SCOTTSDALE, ARIZONIA (ANS)—While sitting in St. Matthew’s Episcopal Church in Chandler, Arizona for a service, I listen as Rector Dominic Moore used the recent sexual crises in the Roman Catholic Church—nuns being used as sex slaves—as a reminder that reformation didn’t end with the Reformation, but is a continual process of renovation of our character, conforming us into the image of Christ.
His words rang out like a bell in bad weather, reminding the congregation of the way home: conformity to Christ, not culture or the norms of any civilization. Jesus is the Christian goal.
But the crisis isn’t exclusively within Roman Catholic Church. Shortly after I got out of service, a colleague sent me a Fox News report stating, “Hundreds of Southern Baptist leaders, volunteers accused of sexual misconduct in bombshell investigation.”
My heart sank on both occasions, reminding me how frail and fallen humanity is—the church included.
One does not need to look very far to know the universal church is under severe scrutiny. Even in the midst of trials and tribulation, we must remind ourselves that the church is Christ’s bride; He loves us. But he yearns more for His beloved than being slaves to the systems of the world and flesh.
The Missing Jewel
Years ago, A.W. Tozer wrote a book called Worship: The Missing Jewel. The book’s main focus, as the name implies, is on worship. It is a powerful work. But a new emphasis is needed today: holiness. It seems that the missing jewel in our modern world is a yearning to live a life set apart for the gospel, unfettered by the lures of the flesh and world—be it sexism, materialism, or any other ism one can think of (see Galatians 5: 19-21 for a list of the works of the flesh). In saying this, I’m not suggesting some legalistic trip, but a reality-soaked pursuit of Christ and His kingdom. Put another way, we need to walk in the Spirit as conduits of Christ’s love, our tree overflowing with spiritual fruit (see Galatians 5:22).
Concerning the sexual aspects of this article, I’m not naïve of the temptations in our contemporary world (Internet porn, etc.). But the truth is people in all ages have dealt with sexual trials. The question is not—are there more readily available temptations in our world today, but how we deal with temptations when they come? For the answer, read Jesus’ description of holy pursuit in the Sermon on the Mount in Matthew 5-7.
Indeed, the missing jewel in the church today appears to be holiness, a life lived in surrender to Christ and His call. We downplay it as outdated or unimportant. We like to emphasize service (as we should); we long for evangelism (as we should); and we adore worship (as we should). But what of holiness? Paul recognized the lack of pursuit in his day as well. In 1st Thessalonians 4:7, Paul summarizes the Christian’s quest as thus: “God has not called us for impurity, but in holiness.” As anyone with access to a concordance can learn, the word Paul uses in this text is hagiasmos, a derivative of hagios. Hagios means purity and sanctification; to live a life set apart. James Strong likens it to the essence of God, as in “likeness of the nature of the Lord,” or to be “different from the world.” Bottom line: It’s an important Biblical word.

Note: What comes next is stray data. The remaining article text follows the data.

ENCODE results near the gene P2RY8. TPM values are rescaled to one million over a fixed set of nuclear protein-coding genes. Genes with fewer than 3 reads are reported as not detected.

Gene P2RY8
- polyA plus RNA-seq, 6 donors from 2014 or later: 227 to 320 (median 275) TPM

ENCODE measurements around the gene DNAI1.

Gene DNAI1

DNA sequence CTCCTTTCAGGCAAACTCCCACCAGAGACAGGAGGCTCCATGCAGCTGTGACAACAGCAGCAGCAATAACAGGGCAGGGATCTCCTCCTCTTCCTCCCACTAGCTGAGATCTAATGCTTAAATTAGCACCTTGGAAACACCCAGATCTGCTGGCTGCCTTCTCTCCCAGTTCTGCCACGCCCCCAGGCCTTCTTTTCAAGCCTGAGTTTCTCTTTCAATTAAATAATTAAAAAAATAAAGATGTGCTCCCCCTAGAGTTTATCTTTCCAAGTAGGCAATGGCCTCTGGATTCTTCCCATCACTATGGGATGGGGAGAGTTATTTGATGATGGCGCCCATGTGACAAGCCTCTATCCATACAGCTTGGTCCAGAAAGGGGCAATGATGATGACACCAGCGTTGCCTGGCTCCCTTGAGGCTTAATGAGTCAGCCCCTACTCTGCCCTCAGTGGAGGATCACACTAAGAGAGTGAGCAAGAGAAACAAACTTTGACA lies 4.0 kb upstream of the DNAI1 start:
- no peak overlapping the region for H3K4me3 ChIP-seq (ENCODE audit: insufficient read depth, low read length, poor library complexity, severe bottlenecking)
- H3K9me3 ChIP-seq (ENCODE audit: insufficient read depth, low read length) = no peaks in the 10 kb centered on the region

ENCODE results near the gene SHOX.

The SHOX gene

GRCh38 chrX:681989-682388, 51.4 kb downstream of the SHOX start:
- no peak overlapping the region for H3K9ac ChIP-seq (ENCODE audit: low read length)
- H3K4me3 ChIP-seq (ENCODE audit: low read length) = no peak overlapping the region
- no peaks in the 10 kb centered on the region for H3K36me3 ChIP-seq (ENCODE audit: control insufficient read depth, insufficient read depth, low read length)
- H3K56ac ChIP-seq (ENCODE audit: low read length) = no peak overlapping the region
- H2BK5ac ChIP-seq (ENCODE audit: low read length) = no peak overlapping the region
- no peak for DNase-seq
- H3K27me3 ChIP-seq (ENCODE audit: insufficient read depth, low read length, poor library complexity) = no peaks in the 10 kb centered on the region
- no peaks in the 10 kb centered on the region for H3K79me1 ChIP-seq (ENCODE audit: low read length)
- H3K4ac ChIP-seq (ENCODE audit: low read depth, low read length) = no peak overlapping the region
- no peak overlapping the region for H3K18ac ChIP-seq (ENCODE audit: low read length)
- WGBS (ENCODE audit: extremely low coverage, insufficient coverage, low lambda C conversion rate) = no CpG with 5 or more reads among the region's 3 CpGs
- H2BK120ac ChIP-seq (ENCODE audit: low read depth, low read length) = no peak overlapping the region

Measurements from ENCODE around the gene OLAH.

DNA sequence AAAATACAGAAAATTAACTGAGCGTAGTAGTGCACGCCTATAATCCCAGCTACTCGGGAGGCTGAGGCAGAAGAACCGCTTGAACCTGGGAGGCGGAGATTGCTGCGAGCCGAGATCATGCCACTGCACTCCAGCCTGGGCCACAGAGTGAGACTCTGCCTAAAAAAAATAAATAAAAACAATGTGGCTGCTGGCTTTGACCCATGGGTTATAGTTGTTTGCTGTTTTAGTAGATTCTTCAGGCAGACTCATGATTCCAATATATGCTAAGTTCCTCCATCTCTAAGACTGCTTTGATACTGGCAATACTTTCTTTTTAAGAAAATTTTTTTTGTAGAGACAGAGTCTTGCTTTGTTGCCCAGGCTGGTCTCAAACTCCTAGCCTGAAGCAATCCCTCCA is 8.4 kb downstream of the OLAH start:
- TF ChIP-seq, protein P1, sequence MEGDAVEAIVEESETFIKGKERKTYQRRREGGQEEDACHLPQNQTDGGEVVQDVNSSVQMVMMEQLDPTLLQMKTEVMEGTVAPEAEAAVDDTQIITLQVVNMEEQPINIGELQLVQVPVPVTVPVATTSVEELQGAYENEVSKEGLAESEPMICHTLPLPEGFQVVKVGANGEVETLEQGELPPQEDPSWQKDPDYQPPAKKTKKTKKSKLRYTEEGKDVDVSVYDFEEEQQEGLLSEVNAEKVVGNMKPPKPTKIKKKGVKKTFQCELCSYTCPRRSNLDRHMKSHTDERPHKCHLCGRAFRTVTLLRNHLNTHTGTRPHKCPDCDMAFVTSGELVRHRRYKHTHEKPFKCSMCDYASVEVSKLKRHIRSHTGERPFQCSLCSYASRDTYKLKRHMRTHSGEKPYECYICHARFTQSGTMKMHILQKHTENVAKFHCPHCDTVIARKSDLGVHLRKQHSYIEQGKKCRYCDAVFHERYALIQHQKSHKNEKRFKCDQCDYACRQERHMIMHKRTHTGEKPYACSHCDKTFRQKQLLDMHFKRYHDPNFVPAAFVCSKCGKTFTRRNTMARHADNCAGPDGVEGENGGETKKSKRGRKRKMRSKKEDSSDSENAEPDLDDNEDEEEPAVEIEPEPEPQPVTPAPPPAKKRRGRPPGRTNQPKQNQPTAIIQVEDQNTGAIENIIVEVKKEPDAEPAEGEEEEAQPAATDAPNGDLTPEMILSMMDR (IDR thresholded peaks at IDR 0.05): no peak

I’ll get off my soapbox and let others unpack the concept—and pursuit—of holiness. Here are several recommended books on the topic, listed chronologically (showing the need in all ages), written by men across the denominational spectrum (showing that all Christians are to pursue a life of holiness).
- Holy Living (1650), Jeremy Taylor. Church of England writer and chaplain.
- A Serious Call to a Devout and Holy Life (1729), William Law. Church of England priest and author.
- God’s Way of Holiness (1865), Horatius Bonar. Scottish pastor, poet, and hymnodist.
- Holiness (1879), J.C Ryle. A classic by the Anglican Bishop of Liverpool.
- Paths and Means to Holiness (2000), Constantine Cavarnos. An Orthodox priest weighs in on the subject.
- The Pursuit of Holiness (2006), Jerry Bridges. A modern classic by an Evangelical Protestant.
- Gaudete et Exultate— Rejoice and Be Glad: On the Call to Holiness Today’s World (2018), Pope Francis. A new work by the Pope, presenting a Roman Catholic perspective.
In the end, reading about holiness is only part of the solution; the real result comes when we live it! Rector Dominic Moore had it right: the reformation of our lives must continue, allowing the Lord to renovate our brokenness, into, what St. Peter describes as, “a chosen people, a royal priesthood, a holy nation, God’s special possession, that you may declare the praises of him who called you out of darkness into his wonderful light” (I Peter 2:9).
I’m not claiming that living a holy, Christ-centered life will solve all the problems of sexual sins found within the church, but it’s a step in the right direction. And it’s a step that is pleasing to the Lord, the Holy One.